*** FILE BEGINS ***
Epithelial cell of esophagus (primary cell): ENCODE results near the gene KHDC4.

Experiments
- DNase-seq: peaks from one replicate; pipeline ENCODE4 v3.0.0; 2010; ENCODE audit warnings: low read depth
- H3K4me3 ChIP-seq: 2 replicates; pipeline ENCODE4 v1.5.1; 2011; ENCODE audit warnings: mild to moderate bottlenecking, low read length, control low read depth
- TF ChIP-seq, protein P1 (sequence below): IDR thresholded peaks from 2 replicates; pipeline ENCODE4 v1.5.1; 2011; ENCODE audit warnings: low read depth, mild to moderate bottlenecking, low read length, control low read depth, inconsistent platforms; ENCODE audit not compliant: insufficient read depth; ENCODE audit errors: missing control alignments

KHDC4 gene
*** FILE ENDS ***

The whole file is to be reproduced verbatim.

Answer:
Epithelial cell of esophagus (primary cell): ENCODE results near the gene KHDC4.

Experiments
- DNase-seq: peaks from one replicate; pipeline ENCODE4 v3.0.0; 2010; ENCODE audit warnings: low read depth
- H3K4me3 ChIP-seq: 2 replicates; pipeline ENCODE4 v1.5.1; 2011; ENCODE audit warnings: mild to moderate bottlenecking, low read length, control low read depth
- TF ChIP-seq, protein P1 (sequence below): IDR thresholded peaks from 2 replicates; pipeline ENCODE4 v1.5.1; 2011; ENCODE audit warnings: low read depth, mild to moderate bottlenecking, low read length, control low read depth, inconsistent platforms; ENCODE audit not compliant: insufficient read depth; ENCODE audit errors: missing control alignments

KHDC4 gene